i. Selling products and services identified by a particular trade name which may be associated with a patent, trade secret, or particular design or management expertise

ii. Franchisee usually purchases some products from franchisor and makes royalty payments in exchange for right to offer products

VIII. Policies Underlying Contract Law

a. Freedom from Contract

b. Freedom to Contract

c. Court won’t rescue those who simply enter into bad business decisions

d. Freedom of trade from restraints

Remedying a Breach

I. Three types of remedies

a. Expectation interest

i. Put promisee in as good a position as he would have been had the contract been performed

ii. Promisee is worse off than he would have been had the promise been performed

iii. Benefit of the bargain goes to promisee

iv. Default rule in US

b. Reliance interest

i. Put promisee in position he would have been if promise had not been made

ii. Promisee has changed his position to his detriment in reliance on the promise

iii. Promisee is worse off than if promise had not been made

iv. Preferred to expectancy when:

1. Expectancy would be hard to apply or impose too great a burden (Sullivan v. O’Conner)

2. When performance was interfered with by external circumstances

3. When contract was indefinite

c. Restitution interest

i. Put promisor in position he would have been in if no p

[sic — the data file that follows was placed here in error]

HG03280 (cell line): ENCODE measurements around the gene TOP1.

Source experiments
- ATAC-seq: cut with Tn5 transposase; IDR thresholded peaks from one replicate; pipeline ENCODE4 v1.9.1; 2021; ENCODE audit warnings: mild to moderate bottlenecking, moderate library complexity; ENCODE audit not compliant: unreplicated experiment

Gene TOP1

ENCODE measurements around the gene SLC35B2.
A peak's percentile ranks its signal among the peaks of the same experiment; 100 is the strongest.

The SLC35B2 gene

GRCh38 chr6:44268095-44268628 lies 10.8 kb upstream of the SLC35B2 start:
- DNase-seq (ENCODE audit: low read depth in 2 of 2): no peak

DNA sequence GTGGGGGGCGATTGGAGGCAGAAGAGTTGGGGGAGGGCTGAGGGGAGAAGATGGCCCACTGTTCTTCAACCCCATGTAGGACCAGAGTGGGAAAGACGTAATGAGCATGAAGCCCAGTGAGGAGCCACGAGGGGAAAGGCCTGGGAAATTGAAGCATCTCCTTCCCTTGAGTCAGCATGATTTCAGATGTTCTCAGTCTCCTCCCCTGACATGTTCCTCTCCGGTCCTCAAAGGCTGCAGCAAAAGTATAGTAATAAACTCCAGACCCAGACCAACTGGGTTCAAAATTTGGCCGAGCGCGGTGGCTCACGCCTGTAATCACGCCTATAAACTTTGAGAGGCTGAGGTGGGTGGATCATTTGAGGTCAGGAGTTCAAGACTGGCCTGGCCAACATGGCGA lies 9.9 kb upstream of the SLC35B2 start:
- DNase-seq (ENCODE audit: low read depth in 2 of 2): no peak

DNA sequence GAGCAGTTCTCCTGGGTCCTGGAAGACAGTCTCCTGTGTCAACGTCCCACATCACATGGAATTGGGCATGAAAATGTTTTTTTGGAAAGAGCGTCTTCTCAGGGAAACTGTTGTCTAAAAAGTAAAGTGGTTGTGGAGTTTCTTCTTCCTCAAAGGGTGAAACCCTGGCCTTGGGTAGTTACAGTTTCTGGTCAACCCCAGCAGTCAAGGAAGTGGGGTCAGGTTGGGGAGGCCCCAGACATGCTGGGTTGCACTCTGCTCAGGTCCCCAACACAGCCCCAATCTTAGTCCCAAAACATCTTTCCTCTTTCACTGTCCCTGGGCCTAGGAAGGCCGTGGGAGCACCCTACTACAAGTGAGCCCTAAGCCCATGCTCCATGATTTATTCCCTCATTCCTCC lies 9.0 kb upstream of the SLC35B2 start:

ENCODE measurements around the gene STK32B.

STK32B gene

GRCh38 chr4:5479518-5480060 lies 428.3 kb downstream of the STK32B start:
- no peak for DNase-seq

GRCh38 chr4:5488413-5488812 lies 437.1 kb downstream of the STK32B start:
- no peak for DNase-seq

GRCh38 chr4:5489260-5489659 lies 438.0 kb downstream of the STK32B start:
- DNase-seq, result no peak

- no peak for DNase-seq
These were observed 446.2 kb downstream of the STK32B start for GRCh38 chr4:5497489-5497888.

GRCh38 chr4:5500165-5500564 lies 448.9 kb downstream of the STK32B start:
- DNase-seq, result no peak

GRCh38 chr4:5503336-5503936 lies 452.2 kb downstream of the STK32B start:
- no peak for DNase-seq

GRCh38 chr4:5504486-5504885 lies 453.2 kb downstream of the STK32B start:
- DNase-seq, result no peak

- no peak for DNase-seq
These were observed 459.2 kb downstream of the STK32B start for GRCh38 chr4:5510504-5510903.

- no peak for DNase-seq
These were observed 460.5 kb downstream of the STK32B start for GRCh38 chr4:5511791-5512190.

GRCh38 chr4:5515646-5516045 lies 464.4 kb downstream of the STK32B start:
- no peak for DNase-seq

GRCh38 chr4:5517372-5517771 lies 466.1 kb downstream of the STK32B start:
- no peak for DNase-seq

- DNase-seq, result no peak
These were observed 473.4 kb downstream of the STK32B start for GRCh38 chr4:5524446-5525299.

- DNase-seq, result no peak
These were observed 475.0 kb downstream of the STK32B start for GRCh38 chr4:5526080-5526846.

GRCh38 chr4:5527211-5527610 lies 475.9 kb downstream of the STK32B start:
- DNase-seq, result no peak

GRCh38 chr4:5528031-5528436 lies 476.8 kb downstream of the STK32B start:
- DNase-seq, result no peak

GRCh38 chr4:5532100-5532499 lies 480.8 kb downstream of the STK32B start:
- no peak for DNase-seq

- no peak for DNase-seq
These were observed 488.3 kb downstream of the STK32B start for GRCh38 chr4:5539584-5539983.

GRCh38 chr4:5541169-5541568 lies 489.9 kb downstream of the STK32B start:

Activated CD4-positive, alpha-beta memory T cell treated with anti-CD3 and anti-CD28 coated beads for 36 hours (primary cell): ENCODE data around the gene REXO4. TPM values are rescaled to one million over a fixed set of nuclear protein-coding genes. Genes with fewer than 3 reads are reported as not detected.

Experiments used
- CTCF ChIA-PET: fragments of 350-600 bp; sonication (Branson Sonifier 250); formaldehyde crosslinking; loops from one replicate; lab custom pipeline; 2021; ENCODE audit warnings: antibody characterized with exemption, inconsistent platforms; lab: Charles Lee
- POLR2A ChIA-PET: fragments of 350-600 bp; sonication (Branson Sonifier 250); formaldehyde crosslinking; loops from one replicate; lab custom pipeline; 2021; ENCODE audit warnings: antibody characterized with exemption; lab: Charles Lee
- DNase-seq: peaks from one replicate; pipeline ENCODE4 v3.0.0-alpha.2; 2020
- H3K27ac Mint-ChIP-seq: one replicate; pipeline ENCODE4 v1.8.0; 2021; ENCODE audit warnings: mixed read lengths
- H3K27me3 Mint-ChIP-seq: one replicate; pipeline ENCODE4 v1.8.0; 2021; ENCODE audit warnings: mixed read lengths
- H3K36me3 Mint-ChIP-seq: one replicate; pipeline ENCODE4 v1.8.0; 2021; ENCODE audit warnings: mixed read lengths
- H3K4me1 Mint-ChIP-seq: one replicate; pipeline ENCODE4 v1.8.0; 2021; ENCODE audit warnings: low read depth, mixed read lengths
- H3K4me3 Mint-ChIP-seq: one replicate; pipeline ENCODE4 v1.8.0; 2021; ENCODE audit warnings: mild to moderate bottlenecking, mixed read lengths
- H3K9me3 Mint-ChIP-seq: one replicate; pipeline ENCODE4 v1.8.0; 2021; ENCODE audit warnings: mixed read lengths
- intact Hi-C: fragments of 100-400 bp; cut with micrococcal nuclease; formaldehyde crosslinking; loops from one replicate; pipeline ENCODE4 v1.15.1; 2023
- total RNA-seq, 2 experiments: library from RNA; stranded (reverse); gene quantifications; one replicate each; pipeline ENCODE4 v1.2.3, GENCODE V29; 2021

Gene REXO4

for” (sought in exchange for promise and given by promisee)

ii. Consideration for a promise

1. act other than promise

2. forbearance (Fiege v. Boehm)

a. must be good faith basis for claim (subjective) and

b. a reasonable basis for the belief (objective)

3. creation, modification, or destruction of legal relation

4. return promise

iii. §79: sets aside benefit-detriment theory; no “adequacy” of consideration

1. Except for instances when court’s in equity looking to deal with fairness. (Peppercorn issue. Is consideration sufficient?)

i. Gratuitous Promises

i. Generally not supported by consideration; not contractual

ii. Peppercorn: consideration of trifling value (insufficient consideration)

iii. Court may apply framework of reasonable person if value is different from what it seems to determine if promise is peppercorn

j. Nuisance Litigation/”Strike Suits”

i. Lawsuits with sufficiently low chance of prevailing at trial; brought for prospect of settlment

ii. Frivolous; FRCP 11(b) says attorney must certify it is not improper

III. Requirements of Exchange: Action in the Past

a. Traditional rule: Past action generally is not valid consideration (Feinberg v. Pfeiffer, Mills v. Wyman)

i. Action in past was not induced by promise so it cannot support the promise

ii. Exceptions:

1. Promise to pay debt no longer legally enforceable due to statute of limitations

2. Promise by adult reaffirming promise made when promisor was a minor and could have avoided on that ground

3. Promise to pay a debt that has been discharged in bankruptcy

4. Moral obligation

a. Sufficient to support subsequent promise where promisor has received a material benefit, although there was no original duty or liability resting on promisor (Webb v. McGowin – K created because promisee cared for, improved and preserved the property of the promisor, thus providing a material benefit.)